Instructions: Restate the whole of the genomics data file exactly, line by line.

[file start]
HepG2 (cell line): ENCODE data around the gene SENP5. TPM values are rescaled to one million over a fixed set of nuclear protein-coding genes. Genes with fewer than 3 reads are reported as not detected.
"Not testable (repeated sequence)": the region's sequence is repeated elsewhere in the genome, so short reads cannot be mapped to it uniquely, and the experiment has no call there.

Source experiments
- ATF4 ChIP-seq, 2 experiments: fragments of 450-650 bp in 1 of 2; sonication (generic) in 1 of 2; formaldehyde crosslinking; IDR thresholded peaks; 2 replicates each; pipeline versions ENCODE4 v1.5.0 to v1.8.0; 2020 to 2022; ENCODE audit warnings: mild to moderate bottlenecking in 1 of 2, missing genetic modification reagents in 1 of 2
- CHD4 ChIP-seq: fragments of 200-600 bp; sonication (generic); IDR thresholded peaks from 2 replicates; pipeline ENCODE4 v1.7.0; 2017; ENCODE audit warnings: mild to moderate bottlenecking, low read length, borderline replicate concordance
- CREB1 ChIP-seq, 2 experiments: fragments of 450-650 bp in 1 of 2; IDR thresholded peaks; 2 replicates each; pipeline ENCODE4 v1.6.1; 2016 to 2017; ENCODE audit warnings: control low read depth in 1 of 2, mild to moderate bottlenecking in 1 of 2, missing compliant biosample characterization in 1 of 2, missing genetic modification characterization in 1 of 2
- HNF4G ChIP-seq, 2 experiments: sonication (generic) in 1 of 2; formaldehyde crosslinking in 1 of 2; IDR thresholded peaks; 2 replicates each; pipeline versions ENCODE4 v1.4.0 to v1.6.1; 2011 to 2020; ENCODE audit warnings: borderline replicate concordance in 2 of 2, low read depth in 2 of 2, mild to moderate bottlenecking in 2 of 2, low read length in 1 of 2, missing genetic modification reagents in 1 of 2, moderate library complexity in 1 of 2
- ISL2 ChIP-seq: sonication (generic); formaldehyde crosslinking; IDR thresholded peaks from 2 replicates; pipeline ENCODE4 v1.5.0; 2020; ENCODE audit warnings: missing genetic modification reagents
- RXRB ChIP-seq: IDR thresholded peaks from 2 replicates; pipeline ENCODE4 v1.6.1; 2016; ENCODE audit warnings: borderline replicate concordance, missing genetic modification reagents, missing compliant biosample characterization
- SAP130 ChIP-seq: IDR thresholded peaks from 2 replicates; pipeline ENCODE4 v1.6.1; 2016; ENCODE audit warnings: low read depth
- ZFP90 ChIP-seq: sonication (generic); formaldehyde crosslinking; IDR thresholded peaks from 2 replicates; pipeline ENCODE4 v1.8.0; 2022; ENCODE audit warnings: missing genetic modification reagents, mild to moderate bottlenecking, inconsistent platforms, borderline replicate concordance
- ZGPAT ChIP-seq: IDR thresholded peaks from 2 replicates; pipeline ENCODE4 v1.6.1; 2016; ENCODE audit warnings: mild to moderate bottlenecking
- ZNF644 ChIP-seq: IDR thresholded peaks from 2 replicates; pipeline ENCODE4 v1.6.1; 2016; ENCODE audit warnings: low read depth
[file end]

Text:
HepG2 (cell line): ENCODE data around the gene SENP5. TPM values are rescaled to one million over a fixed set of nuclear protein-coding genes. Genes with fewer than 3 reads are reported as not detected.
"Not testable (repeated sequence)": the region's sequence is repeated elsewhere in the genome, so short reads cannot be mapped to it uniquely, and the experiment has no call there.

Source experiments
- ATF4 ChIP-seq, 2 experiments: fragments of 450-650 bp in 1 of 2; sonication (generic) in 1 of 2; formaldehyde crosslinking; IDR thresholded peaks; 2 replicates each; pipeline versions ENCODE4 v1.5.0 to v1.8.0; 2020 to 2022; ENCODE audit warnings: mild to moderate bottlenecking in 1 of 2, missing genetic modification reagents in 1 of 2
- CHD4 ChIP-seq: fragments of 200-600 bp; sonication (generic); IDR thresholded peaks from 2 replicates; pipeline ENCODE4 v1.7.0; 2017; ENCODE audit warnings: mild to moderate bottlenecking, low read length, borderline replicate concordance
- CREB1 ChIP-seq, 2 experiments: fragments of 450-650 bp in 1 of 2; IDR thresholded peaks; 2 replicates each; pipeline ENCODE4 v1.6.1; 2016 to 2017; ENCODE audit warnings: control low read depth in 1 of 2, mild to moderate bottlenecking in 1 of 2, missing compliant biosample characterization in 1 of 2, missing genetic modification characterization in 1 of 2
- HNF4G ChIP-seq, 2 experiments: sonication (generic) in 1 of 2; formaldehyde crosslinking in 1 of 2; IDR thresholded peaks; 2 replicates each; pipeline versions ENCODE4 v1.4.0 to v1.6.1; 2011 to 2020; ENCODE audit warnings: borderline replicate concordance in 2 of 2, low read depth in 2 of 2, mild to moderate bottlenecking in 2 of 2, low read length in 1 of 2, missing genetic modification reagents in 1 of 2, moderate library complexity in 1 of 2
- ISL2 ChIP-seq: sonication (generic); formaldehyde crosslinking; IDR thresholded peaks from 2 replicates; pipeline ENCODE4 v1.5.0; 2020; ENCODE audit warnings: missing genetic modification reagents
- RXRB ChIP-seq: IDR thresholded peaks from 2 replicates; pipeline ENCODE4 v1.6.1; 2016; ENCODE audit warnings: borderline replicate concordance, missing genetic modification reagents, missing compliant biosample characterization
- SAP130 ChIP-seq: IDR thresholded peaks from 2 replicates; pipeline ENCODE4 v1.6.1; 2016; ENCODE audit warnings: low read depth
- ZFP90 ChIP-seq: sonication (generic); formaldehyde crosslinking; IDR thresholded peaks from 2 replicates; pipeline ENCODE4 v1.8.0; 2022; ENCODE audit warnings: missing genetic modification reagents, mild to moderate bottlenecking, inconsistent platforms, borderline replicate concordance
- ZGPAT ChIP-seq: IDR thresholded peaks from 2 replicates; pipeline ENCODE4 v1.6.1; 2016; ENCODE audit warnings: mild to moderate bottlenecking
- ZNF644 ChIP-seq: IDR thresholded peaks from 2 replicates; pipeline ENCODE4 v1.6.1; 2016; ENCODE audit warnings: low read depth